Some investors love picking up shares of the latest top performers, with the idea of getting in on a stock that already has a lot of momentum. Other investors do just the opposite, fleeing these shares, thinking that they've climbed so much that they may be ready for a decline. After all, a stock generally doesn't advance nonstop forever without marking a pause.
Both moves could work out nicely or badly, and that's why it's important to consider your potential buys on a stock-by-stock basis. Let's zoom in on two of 2023's top performers, technology and consumer goods giants Amazon (NASDAQ: AMZN) and Alphabet (NASDAQ: GOOG) (NASDAQ: GOOGL). In the case of both of these stocks, you'll probably regret it if you don't hop on the bandwagon and buy these shares before year-end. Let's find out why.
Amazon is a leader in two fast-growing markets: E-commerce and cloud computing. The company has a long track record of growth, but it did fall into some tough times over the past couple of years as the economic environment weighed on its costs and on its customers' buying power.
There is something positive about this difficult turn of events, though. It gave Amazon the push to improve its cost structure -- and it showed us as investors that the company is capable of taking the right actions to address problems and reignite growth. The company's efforts -- from cutting jobs to investing in only the highest growth areas and revamping its U.S. fulfillment network -- have been bearing fruit.
After reporting its first annual loss in nearly a decade last year, Amazon's earnings this year have strengthened from quarter to quarter. In the most recent period, the company reported gains across financial metrics, with net sales and net income climbing. And Amazon generated an inflow of cash -- in the billions -- versus a billion-dollar outflow in the year-earlier period.
The stock has advanced this year, and for good reason, considering all that I've just mentioned. But why should you buy the stock today? Because Amazon has plenty of gas in the tank to power more gains over time.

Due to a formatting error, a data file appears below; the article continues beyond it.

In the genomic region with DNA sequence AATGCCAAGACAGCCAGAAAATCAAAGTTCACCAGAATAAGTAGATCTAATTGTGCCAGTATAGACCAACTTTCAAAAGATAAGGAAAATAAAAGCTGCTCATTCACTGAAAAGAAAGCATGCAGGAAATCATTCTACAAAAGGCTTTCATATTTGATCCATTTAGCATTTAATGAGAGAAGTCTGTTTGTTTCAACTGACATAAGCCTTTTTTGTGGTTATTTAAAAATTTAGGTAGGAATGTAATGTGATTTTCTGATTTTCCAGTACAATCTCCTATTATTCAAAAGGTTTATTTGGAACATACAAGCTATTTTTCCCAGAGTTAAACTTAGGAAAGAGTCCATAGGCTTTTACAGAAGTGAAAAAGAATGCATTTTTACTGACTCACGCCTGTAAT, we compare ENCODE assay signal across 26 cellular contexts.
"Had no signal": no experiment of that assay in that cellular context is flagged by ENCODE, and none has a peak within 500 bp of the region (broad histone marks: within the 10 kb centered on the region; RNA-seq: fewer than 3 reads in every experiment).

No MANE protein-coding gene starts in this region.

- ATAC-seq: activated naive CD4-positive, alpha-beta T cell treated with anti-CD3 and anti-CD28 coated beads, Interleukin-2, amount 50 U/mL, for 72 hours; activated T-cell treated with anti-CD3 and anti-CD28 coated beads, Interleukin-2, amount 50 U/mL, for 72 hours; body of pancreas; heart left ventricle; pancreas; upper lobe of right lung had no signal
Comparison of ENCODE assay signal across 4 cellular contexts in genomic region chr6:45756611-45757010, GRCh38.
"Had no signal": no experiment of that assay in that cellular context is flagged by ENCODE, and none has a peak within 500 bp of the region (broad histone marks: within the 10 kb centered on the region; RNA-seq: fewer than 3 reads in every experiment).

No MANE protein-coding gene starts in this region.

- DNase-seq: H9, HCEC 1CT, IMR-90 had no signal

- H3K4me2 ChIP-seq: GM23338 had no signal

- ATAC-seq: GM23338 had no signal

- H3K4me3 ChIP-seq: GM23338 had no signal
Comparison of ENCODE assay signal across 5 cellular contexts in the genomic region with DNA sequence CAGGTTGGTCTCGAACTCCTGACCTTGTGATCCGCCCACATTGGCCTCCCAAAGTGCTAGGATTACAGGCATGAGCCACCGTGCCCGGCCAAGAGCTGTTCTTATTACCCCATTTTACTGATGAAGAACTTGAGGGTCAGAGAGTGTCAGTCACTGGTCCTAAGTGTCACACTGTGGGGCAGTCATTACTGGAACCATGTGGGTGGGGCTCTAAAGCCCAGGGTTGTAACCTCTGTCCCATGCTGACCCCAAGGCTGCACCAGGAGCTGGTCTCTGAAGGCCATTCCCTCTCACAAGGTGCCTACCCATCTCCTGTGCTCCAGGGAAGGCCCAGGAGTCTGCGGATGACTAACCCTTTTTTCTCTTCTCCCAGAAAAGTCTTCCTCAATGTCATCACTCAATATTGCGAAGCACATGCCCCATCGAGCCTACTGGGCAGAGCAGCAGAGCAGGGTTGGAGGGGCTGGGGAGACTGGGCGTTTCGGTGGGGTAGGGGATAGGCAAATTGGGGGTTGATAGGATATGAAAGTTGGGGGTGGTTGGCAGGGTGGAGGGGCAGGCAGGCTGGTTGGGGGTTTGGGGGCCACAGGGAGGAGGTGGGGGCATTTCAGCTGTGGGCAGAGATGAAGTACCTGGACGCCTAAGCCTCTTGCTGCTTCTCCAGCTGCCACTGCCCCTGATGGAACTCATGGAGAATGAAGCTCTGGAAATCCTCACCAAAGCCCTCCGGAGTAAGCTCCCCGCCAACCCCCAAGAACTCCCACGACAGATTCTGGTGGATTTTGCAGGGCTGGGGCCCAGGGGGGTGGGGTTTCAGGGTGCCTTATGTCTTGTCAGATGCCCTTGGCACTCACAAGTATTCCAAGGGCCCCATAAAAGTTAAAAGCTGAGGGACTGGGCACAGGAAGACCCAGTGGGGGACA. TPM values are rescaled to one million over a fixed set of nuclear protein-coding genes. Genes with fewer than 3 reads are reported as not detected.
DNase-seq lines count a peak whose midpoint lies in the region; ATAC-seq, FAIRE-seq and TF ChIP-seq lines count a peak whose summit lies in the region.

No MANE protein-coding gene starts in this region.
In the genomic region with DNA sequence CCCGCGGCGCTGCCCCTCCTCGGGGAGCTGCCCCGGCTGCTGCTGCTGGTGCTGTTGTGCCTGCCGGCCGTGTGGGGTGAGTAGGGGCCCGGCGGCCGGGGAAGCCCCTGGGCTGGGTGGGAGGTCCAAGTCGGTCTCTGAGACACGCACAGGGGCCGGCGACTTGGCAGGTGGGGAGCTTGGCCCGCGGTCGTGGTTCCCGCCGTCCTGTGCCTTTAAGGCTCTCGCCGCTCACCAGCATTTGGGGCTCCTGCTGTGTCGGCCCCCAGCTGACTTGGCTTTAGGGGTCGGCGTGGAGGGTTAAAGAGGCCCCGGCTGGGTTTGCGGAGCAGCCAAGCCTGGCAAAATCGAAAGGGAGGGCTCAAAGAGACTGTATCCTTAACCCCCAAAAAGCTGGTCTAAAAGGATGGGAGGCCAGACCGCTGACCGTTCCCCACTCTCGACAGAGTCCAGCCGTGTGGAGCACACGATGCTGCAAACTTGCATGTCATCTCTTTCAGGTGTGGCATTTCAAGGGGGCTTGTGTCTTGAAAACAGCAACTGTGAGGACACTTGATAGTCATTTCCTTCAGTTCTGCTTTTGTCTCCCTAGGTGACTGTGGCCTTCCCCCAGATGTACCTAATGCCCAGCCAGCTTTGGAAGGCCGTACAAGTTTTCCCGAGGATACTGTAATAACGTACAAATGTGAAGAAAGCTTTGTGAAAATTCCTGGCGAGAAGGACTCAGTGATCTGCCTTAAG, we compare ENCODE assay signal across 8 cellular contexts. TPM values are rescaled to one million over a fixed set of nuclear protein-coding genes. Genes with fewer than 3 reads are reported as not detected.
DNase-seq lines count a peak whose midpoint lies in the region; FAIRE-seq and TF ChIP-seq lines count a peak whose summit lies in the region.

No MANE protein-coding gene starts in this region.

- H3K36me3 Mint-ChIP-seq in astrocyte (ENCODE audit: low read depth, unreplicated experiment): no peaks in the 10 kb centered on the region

Yes, at a certain point, the stock likely will dip, but these points in time are impossible to predict. So, it's best to get in when a stock looks reasonably priced -- like Amazon today, trading at 55x times forward earnings estimates, reasonable for a growth stock with a fantastic track record -- and sit back to enjoy the long-term story.
You probably know Alphabet best through something you may use every day: Google search. Alphabet's Google is the world's top search engine, steadily holding on to 91% of the market. This could last for a couple of reasons.
First, Alphabet's moat, or competitive advantage, is its brand strength -- people routinely use Google to find information they need on the internet, so they're unlikely to switch out of that routine. Second, Alphabet's investments in artificial intelligence (AI) to continually improve its search platform should keep these already loyal users satisfied.
Why is it so important for Alphabet to stay on top in the search market? Because this keeps advertisers -- which contribute a significant amount to the company's revenue -- coming back.
During recent tough economic times, some investors worried that advertisers would drastically cut spending, and this would hurt Alphabet. But declines have been temporary and minimal, and in the most recent quarter, advertising and overall revenue advanced.
I mentioned AI earlier as something that will please those who use Google's search engine, but Alphabet also sees it as a tool that will help grow advertising. The company is using AI to help ads better target the right audience and to make the advertising process more efficient, so Alphabet's AI strengths will save advertisers time and likely deliver stronger results.
On top of this, Alphabet just launched its most powerful AI model, Gemini, which it aims to use across its products. So, stay tuned for more growth ahead.
You might expect a stock like Alphabet to cost a fortune, especially after this year's double-digit increase. But it actually trades for only 23x forward earnings estimates, a deal considering analysts' forecasts for double-digit annual growth over the coming five years.
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Suzanne Frey, an executive at Alphabet, is a member of The Motley Fool's board of directors. John Mackey, former CEO of Whole Foods Market, an Amazon subsidiary, is a member of The Motley Fool's board of directors. Adria Cimino has positions in Amazon. The Motley Fool has positions in and recommends Alphabet and Amazon. The Motley Fool has a disclosure policy.
The views and opinions expressed herein are the views and opinions of the author and do not necessarily reflect those of Nasdaq, Inc.